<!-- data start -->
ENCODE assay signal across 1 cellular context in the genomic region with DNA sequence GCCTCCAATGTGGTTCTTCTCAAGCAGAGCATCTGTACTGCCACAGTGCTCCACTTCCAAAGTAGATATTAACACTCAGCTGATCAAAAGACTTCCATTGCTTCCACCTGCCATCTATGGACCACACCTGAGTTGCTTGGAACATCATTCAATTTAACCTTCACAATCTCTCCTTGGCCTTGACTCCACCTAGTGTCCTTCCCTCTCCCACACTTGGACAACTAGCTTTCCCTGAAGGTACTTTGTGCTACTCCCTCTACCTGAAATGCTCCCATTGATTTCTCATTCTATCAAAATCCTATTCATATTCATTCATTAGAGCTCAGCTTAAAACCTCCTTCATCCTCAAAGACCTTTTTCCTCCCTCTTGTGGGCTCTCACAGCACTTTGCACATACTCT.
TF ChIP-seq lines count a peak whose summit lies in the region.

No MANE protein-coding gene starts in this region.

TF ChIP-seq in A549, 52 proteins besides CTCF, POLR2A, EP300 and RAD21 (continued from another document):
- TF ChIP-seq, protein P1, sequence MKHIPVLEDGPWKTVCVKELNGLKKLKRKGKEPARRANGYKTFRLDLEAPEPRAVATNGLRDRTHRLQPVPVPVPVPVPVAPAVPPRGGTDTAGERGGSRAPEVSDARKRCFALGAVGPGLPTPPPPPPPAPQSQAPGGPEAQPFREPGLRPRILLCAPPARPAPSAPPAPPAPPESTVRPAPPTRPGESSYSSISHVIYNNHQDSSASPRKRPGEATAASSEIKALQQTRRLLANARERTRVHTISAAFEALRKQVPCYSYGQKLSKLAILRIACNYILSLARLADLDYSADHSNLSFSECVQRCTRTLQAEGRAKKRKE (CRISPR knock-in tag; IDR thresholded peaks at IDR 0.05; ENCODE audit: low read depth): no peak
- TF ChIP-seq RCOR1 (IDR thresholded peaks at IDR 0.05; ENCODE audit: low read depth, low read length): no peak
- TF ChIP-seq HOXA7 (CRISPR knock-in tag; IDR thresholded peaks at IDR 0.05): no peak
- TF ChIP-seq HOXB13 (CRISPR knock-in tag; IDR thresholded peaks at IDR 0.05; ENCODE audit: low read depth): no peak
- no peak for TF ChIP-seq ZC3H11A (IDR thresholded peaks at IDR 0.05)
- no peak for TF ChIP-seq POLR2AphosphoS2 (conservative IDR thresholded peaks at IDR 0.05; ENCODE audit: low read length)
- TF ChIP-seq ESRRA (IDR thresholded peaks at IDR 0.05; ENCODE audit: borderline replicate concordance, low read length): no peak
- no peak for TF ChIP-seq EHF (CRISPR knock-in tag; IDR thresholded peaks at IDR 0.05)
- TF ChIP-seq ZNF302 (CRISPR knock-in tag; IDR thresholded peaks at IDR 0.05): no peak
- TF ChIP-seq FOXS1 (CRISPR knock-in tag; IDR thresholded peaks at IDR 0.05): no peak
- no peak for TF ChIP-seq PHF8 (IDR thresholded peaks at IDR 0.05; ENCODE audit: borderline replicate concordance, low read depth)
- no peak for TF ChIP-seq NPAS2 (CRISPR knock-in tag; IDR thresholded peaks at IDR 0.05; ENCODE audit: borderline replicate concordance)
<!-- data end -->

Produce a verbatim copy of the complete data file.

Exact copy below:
ENCODE assay signal across 1 cellular context in the genomic region with DNA sequence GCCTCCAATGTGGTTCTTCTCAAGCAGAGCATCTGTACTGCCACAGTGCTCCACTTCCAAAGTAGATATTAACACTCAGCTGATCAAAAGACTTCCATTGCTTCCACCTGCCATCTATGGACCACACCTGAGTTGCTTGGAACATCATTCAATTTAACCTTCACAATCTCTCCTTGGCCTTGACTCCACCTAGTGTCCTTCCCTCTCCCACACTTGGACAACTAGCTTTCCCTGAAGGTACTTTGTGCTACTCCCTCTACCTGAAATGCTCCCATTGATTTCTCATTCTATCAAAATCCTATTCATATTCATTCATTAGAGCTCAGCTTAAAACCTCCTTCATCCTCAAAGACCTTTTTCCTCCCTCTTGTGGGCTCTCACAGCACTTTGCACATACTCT.
TF ChIP-seq lines count a peak whose summit lies in the region.

No MANE protein-coding gene starts in this region.

TF ChIP-seq in A549, 52 proteins besides CTCF, POLR2A, EP300 and RAD21 (continued from another document):
- TF ChIP-seq, protein P1, sequence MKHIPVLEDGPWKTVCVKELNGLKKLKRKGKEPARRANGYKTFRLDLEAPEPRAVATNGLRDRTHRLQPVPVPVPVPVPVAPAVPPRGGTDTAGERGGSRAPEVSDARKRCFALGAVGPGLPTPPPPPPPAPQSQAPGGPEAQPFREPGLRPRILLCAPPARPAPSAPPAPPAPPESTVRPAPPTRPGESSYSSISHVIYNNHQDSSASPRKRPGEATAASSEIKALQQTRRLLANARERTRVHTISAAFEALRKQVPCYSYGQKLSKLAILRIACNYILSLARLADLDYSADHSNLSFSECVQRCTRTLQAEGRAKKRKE (CRISPR knock-in tag; IDR thresholded peaks at IDR 0.05; ENCODE audit: low read depth): no peak
- TF ChIP-seq RCOR1 (IDR thresholded peaks at IDR 0.05; ENCODE audit: low read depth, low read length): no peak
- TF ChIP-seq HOXA7 (CRISPR knock-in tag; IDR thresholded peaks at IDR 0.05): no peak
- TF ChIP-seq HOXB13 (CRISPR knock-in tag; IDR thresholded peaks at IDR 0.05; ENCODE audit: low read depth): no peak
- no peak for TF ChIP-seq ZC3H11A (IDR thresholded peaks at IDR 0.05)
- no peak for TF ChIP-seq POLR2AphosphoS2 (conservative IDR thresholded peaks at IDR 0.05; ENCODE audit: low read length)
- TF ChIP-seq ESRRA (IDR thresholded peaks at IDR 0.05; ENCODE audit: borderline replicate concordance, low read length): no peak
- no peak for TF ChIP-seq EHF (CRISPR knock-in tag; IDR thresholded peaks at IDR 0.05)
- TF ChIP-seq ZNF302 (CRISPR knock-in tag; IDR thresholded peaks at IDR 0.05): no peak
- TF ChIP-seq FOXS1 (CRISPR knock-in tag; IDR thresholded peaks at IDR 0.05): no peak
- no peak for TF ChIP-seq PHF8 (IDR thresholded peaks at IDR 0.05; ENCODE audit: borderline replicate concordance, low read depth)
- no peak for TF ChIP-seq NPAS2 (CRISPR knock-in tag; IDR thresholded peaks at IDR 0.05; ENCODE audit: borderline replicate concordance)